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Outlaw Lures

At What Temp Do Hooks Lose Their Temper?

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I pour my flipping and football jigs in the winter months (before the season hits). I was having problems getting a good cast so before I close up the mold for the pour I started passing my torch over the cavity, hook, and weed guard insert pin to heat them up to make sure I get a quality cast. I just started using this process however I am worried about weakening my hooks. At what point do they these heavier hooks their temper? I know there is no way to gauge heat or breaking point other than good old experience and gut feel. Any thoughts?

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I do this all the time. As long as you don't hold the torch too close or get the hook red hot you should be fine. Just don't heat past the end of the cavity and that part of the hook will be withing the lead casting.

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Oops.. I got my hooks red hot at times but only for a short time and it was inside the cavity. They were heavy wire flipping hooks so hopefully no major harm done. Thanks for the insight!

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That is not so critical as long as it is within the cavity. When a hook looses it's temper is becomes very easy to bend.The lead around the weakened part helps support it and keeps it from bending. I have never had a hook break inside the head and pull out, but there isn't any need to make them glow.

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I do some fireproofing work on industrial steel structures and have learned a few things from structural engineers over the years. The nickel and carbon content of the alloy are important factors in steel failure related to heat.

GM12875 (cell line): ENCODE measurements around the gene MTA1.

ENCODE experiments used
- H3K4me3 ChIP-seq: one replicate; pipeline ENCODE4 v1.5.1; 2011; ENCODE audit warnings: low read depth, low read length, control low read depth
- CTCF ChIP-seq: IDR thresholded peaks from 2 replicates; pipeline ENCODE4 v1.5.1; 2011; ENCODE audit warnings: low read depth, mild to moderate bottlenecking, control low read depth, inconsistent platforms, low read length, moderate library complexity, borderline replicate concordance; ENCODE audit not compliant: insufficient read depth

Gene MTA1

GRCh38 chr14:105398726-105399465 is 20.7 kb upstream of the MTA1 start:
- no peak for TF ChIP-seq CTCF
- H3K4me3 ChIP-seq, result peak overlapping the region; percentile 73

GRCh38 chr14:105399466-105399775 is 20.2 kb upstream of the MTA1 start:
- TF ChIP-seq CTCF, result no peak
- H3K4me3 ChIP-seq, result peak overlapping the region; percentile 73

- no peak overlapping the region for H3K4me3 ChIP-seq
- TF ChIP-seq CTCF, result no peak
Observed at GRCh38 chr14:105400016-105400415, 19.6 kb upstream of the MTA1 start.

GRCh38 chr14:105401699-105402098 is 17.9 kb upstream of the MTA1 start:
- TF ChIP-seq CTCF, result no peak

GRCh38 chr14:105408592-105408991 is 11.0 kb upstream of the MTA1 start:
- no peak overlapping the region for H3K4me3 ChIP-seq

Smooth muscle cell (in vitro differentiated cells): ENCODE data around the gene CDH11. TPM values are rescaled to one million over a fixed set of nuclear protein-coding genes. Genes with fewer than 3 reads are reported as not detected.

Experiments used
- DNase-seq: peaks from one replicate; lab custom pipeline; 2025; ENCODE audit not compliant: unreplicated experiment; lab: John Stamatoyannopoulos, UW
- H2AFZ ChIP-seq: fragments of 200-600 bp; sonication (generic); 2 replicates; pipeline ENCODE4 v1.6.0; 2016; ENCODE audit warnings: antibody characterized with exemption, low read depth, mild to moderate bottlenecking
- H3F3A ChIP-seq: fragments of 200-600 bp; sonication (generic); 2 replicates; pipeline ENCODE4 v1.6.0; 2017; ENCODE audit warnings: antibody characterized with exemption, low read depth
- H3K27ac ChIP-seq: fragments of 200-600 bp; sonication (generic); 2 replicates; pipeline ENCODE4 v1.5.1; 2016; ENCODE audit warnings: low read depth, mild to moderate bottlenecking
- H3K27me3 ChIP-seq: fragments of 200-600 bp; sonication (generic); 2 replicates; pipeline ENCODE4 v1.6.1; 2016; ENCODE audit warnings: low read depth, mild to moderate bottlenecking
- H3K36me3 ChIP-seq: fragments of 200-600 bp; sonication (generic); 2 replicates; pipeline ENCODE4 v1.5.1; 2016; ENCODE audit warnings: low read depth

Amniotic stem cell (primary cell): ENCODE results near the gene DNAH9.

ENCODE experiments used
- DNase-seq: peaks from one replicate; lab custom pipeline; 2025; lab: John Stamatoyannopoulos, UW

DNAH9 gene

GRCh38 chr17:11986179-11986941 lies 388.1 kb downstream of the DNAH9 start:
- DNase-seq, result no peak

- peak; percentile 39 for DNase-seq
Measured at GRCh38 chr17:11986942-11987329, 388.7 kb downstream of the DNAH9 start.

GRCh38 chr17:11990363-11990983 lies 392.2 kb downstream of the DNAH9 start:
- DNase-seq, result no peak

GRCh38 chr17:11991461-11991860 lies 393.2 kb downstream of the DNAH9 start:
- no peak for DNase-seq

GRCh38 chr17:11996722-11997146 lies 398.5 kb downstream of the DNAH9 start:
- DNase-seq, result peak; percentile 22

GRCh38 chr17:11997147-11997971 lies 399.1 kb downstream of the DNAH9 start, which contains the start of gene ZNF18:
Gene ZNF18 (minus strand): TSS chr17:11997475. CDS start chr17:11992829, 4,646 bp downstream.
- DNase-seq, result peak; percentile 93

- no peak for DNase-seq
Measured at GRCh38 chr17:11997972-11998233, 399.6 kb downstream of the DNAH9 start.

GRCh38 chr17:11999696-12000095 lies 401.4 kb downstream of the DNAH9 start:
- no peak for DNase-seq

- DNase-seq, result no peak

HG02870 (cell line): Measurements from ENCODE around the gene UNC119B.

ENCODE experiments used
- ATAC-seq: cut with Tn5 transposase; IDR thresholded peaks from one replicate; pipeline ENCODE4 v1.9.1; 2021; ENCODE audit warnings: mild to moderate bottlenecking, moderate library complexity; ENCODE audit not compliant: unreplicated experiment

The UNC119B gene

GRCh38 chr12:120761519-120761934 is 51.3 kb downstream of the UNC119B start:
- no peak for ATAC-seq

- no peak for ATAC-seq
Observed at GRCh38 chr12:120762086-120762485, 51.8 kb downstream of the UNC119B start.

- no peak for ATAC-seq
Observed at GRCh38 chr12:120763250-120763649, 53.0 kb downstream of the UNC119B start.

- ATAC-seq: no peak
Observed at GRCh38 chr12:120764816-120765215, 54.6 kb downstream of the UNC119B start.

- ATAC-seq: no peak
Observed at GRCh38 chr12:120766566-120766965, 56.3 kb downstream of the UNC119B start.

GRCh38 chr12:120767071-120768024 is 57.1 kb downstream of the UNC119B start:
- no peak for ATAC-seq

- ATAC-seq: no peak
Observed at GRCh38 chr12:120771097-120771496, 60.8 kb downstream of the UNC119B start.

The temperatures that are commonly talked about in our industry are related to 50% loss of structural integrity and the temperatures start at about 500C to 975C. Prolonged exposure is also an issue.

I doubt you got the hook that hot with a common torch. I hope that helps

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From what I know about annealing heat treated steel, it will start to lose it's heat treat when it starts to glow a dull red. Full annealing when you get it bright red then let it cool without quenching in water or oil. It will then be more pliable without breaking

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I use a hot air gun to heat mold cavities when too cold to get a good pour. It's not going to get hot enough to damage either the hook or mold, and after a pour or two, I just heat the hook with the gun before placing in the mold, because the mold cavity is hot enough

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Raw Jigs,

It was a night and day difference! I pour Brush Jigs which are kind of tricky and I generally have 3-5 bad pours per cavity before they started to work right...or I would have to pour too quickly and I would experience spills etc (I use a hot pot). I'd tried smoking my molds or putting a small piece of foil or masking tape on the inside face of the mold so it wouldn't close too tightly (I thought maybe the mold was trapping air and not letting the lead flow). These helped but I still wasn't getting the desired results. Heating the hook and cavity with a torch was a game changer for me. After the mold was heated up enough from a few pours all I had to do was close the mold and shot the torch into the cavity for 3-4 seconds. Result: I was able to slow down my pour and I had zero bad pours when doing this... 8O

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One safey note...I noticed when I first started heating a single cavity and the rest of the mold was still cold a minute amount of moisture formed from the cold metal heating so quickly. When I say minute it was no more than the fog that appears on a mirror when you breath on it! On the first pour the lead popped and shot out the cavity it was not cool at all! i just about dropped my hot pot and I had a good size spill. Luckily I had my gloves and safety glasses on. Moral-heat the entire mold and if you see any moisture form keep heating till it is absolutely gone!

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